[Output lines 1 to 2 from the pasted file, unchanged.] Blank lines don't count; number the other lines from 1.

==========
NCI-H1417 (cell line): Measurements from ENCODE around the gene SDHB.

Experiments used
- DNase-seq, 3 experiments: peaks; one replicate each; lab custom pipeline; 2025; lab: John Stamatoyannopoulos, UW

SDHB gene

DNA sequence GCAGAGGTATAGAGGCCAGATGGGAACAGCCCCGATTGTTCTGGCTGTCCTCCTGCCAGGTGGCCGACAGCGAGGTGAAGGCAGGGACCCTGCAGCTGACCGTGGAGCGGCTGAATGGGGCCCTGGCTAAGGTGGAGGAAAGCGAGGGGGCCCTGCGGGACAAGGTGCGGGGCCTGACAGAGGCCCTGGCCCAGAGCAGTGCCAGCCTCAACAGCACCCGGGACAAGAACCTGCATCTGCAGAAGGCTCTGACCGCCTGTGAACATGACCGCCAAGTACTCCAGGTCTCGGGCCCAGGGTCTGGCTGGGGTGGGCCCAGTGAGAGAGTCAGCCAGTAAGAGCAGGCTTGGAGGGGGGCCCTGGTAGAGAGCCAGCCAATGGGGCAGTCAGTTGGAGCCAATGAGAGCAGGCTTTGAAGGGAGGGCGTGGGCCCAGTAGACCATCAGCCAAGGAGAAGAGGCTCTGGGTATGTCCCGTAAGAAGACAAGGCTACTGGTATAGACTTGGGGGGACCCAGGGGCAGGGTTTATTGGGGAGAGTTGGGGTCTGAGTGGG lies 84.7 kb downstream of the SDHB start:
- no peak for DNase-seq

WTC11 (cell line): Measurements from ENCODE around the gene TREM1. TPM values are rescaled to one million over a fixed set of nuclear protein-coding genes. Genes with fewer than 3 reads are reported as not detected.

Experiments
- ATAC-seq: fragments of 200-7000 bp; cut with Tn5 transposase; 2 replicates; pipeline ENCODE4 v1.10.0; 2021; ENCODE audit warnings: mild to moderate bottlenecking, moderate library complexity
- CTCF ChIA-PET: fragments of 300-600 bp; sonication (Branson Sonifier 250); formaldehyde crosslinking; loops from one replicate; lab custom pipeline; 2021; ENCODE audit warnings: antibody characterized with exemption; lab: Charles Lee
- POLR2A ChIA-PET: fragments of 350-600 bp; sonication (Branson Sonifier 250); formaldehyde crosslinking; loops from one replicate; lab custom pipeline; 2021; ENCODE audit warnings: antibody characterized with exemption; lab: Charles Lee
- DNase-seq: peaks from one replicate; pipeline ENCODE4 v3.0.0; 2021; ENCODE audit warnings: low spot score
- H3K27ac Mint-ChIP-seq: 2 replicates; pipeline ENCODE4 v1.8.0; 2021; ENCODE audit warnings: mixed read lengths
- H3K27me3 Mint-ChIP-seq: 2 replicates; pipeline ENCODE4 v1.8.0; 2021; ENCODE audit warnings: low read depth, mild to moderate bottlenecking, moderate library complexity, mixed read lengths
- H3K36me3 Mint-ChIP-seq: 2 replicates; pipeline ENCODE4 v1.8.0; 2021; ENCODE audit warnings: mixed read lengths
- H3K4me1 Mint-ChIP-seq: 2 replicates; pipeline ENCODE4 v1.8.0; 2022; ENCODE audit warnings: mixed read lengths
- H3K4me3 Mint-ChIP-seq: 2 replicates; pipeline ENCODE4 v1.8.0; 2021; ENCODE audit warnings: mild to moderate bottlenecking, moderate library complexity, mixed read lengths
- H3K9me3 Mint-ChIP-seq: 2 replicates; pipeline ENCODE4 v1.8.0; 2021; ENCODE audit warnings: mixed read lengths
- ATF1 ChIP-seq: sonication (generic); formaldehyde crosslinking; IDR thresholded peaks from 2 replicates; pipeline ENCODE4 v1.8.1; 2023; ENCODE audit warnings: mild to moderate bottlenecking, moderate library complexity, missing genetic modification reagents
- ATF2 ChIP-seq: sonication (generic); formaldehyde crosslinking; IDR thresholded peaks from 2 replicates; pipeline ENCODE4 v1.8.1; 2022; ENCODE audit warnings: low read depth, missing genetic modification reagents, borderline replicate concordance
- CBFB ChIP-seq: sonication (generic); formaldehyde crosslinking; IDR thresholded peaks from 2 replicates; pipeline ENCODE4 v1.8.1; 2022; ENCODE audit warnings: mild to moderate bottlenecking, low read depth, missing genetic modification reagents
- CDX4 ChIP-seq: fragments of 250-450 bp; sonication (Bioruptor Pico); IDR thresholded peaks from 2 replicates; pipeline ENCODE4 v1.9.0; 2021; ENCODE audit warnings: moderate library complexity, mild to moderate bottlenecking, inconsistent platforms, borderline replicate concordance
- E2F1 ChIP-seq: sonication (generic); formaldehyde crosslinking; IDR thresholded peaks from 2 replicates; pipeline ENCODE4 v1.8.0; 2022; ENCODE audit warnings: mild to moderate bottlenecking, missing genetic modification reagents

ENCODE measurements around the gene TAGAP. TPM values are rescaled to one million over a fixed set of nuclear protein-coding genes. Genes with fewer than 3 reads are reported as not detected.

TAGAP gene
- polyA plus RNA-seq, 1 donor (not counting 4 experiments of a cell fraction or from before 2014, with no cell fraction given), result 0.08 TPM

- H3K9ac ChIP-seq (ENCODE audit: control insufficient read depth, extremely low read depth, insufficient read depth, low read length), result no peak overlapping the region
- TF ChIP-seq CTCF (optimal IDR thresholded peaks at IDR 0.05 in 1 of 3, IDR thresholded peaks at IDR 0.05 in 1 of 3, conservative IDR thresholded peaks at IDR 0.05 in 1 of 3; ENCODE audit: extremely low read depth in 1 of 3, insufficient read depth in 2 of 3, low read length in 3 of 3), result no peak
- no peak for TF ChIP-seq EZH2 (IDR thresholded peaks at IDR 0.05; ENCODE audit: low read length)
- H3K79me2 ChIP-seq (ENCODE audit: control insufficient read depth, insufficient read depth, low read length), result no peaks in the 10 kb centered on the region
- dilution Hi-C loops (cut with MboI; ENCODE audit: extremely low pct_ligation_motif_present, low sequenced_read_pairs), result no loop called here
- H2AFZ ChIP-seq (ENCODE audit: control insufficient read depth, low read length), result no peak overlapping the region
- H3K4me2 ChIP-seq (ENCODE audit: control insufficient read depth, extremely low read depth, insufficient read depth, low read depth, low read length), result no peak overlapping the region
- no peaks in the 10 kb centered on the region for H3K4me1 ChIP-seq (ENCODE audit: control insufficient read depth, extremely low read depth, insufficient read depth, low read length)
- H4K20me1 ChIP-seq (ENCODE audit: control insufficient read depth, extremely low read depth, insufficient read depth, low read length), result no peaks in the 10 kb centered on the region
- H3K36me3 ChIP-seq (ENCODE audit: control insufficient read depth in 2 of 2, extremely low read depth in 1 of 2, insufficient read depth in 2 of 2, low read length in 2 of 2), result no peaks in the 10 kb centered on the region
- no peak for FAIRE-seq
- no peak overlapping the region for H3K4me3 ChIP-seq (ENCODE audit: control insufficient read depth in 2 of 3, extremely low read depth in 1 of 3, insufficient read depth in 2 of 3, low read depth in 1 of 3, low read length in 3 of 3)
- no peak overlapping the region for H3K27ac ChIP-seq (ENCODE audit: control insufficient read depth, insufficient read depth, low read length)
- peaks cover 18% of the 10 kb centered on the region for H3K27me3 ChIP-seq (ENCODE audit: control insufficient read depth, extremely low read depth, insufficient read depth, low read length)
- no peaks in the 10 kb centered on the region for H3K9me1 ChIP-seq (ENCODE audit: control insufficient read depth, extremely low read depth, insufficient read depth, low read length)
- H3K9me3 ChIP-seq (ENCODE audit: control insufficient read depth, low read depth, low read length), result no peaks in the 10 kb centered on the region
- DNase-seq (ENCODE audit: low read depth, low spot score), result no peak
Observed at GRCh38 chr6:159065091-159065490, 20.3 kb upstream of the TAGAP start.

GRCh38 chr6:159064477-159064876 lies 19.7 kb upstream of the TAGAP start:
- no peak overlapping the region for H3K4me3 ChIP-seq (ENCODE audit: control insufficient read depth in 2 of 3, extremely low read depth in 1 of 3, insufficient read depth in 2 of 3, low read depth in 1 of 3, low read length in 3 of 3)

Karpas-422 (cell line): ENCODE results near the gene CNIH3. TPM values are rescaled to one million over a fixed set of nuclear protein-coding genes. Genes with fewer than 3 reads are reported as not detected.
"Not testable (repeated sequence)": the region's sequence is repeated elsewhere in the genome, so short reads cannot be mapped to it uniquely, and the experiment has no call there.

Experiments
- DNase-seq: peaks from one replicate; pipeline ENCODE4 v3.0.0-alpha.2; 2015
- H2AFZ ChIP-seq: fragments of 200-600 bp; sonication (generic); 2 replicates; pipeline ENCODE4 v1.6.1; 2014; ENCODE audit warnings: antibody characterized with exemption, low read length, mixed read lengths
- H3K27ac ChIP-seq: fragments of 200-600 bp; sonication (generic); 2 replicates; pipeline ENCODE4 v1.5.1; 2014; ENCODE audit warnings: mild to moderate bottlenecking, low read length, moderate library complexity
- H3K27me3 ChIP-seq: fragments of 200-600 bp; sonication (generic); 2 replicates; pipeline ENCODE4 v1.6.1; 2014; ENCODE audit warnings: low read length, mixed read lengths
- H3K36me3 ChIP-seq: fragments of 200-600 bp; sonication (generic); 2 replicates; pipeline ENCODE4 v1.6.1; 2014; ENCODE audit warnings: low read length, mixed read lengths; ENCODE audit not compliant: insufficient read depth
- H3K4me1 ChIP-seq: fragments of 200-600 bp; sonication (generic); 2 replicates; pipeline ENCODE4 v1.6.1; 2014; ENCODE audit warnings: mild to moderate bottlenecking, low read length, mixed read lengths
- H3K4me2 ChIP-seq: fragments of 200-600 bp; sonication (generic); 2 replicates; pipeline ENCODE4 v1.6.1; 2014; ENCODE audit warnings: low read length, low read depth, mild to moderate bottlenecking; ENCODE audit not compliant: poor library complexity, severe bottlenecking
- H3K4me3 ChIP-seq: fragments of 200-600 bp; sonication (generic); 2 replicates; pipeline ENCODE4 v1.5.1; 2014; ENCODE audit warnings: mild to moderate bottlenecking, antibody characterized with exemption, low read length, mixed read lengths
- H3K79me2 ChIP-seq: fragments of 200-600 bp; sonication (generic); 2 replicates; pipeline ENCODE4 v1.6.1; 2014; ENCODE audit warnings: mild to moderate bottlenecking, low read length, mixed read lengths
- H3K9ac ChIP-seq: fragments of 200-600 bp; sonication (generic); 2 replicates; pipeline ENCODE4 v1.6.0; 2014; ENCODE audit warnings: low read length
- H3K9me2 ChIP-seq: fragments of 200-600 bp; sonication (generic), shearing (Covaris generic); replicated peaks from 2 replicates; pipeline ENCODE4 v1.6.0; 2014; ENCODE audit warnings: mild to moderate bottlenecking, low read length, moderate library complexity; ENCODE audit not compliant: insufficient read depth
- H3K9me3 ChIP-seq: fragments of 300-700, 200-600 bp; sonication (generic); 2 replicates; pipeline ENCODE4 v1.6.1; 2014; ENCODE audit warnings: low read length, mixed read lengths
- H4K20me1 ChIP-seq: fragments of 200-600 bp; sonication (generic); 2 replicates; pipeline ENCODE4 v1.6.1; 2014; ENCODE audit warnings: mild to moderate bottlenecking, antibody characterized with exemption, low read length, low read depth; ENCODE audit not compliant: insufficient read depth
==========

NCI-H1417 (cell line): Measurements from ENCODE around the gene SDHB.

Experiments used